Milwaukee leaders are asking why a long-promised computer system that would help identify problematic police officers still is not online, says the Milwaukee Journal Sentinel. The “Early Intervention Program” pitched by Chief Nannette Hegerty more than three years ago still is in the works. The Police Department’s latest projection is that the $500,000 program will be working by late April. In the meantime, the department must analyze officers’ use of force by reviewing thousands of written reports by hand.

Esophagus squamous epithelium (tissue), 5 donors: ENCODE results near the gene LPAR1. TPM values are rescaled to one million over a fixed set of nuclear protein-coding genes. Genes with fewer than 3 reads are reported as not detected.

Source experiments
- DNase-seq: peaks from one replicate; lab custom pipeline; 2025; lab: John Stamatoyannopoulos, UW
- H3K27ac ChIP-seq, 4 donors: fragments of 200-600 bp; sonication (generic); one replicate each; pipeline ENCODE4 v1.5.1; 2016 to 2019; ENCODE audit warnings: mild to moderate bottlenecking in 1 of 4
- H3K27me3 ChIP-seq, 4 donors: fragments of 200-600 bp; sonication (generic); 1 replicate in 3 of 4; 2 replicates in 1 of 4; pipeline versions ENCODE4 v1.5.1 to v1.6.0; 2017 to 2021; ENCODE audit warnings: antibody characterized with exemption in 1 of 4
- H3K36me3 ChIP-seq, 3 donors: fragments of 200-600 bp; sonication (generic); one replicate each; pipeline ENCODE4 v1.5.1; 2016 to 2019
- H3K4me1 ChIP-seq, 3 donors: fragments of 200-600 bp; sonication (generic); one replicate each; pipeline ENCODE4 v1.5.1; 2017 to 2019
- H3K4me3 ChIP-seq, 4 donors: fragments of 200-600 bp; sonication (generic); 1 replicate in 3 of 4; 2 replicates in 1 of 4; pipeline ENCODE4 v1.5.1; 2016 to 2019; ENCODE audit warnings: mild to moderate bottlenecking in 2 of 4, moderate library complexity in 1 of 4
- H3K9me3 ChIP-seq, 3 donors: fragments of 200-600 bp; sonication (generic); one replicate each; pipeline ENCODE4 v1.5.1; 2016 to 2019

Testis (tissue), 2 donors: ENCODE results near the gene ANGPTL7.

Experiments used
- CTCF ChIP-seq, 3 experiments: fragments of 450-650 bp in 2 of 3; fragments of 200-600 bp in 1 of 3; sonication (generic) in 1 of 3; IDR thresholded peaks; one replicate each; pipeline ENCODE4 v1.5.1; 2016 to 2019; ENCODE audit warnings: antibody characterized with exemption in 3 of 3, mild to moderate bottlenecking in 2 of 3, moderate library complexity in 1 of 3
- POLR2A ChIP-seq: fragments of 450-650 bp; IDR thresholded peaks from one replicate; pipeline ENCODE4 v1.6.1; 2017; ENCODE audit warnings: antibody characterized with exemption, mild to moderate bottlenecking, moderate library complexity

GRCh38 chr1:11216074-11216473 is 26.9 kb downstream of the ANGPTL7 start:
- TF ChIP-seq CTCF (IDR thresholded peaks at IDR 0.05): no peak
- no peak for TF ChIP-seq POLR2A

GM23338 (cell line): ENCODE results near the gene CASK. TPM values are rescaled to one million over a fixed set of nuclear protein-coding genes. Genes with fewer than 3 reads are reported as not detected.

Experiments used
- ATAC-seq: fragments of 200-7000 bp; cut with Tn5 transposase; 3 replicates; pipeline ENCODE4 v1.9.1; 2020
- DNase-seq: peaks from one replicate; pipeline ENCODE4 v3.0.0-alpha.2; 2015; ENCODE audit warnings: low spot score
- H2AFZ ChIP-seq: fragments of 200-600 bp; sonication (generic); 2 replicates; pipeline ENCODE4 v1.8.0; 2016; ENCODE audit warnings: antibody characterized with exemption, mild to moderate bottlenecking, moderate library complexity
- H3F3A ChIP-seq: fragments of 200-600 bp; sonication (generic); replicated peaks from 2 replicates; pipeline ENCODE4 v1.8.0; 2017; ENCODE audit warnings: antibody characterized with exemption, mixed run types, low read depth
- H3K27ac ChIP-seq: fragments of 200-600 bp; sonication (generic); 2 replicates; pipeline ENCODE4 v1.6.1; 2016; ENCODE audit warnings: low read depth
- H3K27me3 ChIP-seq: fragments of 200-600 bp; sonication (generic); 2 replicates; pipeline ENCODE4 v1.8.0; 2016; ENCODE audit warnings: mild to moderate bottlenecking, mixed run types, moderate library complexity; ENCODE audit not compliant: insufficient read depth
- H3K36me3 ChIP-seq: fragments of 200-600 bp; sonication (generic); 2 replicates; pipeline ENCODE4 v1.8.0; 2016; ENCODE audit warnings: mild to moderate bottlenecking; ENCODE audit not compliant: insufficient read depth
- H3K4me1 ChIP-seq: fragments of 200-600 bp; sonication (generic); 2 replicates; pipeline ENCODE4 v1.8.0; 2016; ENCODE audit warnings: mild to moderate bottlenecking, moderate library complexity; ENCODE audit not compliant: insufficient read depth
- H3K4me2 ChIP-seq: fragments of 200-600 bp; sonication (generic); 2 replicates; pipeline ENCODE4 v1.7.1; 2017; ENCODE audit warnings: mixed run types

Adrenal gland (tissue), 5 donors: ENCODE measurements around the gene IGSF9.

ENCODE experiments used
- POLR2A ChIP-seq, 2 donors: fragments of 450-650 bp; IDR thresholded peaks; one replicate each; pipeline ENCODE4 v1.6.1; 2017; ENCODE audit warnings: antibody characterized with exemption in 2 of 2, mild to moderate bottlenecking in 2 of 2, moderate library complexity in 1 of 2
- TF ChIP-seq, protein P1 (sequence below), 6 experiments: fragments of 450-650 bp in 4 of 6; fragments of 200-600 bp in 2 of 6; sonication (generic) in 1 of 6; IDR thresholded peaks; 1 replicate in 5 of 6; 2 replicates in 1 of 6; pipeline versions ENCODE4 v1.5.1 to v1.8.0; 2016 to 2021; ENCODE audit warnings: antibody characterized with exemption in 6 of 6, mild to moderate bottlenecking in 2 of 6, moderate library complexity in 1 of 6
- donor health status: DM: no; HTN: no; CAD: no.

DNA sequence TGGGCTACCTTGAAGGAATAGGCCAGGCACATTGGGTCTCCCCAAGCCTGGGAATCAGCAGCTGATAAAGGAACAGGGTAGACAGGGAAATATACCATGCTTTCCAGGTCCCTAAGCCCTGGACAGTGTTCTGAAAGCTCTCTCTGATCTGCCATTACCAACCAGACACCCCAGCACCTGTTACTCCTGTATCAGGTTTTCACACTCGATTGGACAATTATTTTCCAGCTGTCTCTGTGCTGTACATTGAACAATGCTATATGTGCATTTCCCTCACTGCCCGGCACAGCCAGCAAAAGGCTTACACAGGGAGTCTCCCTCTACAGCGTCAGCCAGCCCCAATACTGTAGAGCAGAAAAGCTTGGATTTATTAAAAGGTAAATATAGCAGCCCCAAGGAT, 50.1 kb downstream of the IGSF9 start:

The department had major problems with its $7 million computerized crime-tracking system in 2005. That system is now the subject of a city audit. Alderman Bob Donovan, chairman of the Public Safety Committee, wants to know why the police have so many problems with computers. “Anything technical at the Police Department is always millions over budget and years behind schedule, and I don’t know understand that. We need to get to the bottom of this, and in a hurry,” he said. On Sunday, the Journal Sentinel reported that in three years, former officer James Langer used force more often and generated more complaints than his peers, and three times used his flashlight as a weapon. The department knew about Langer’s record but didn’t order training, counseling, or punishment. Mayor Tom Barrett said the case is evidence of the need to get the tracking system working quickly. “I think there were an obvious number of very violent situations that should have been spotted more quickly,” he said.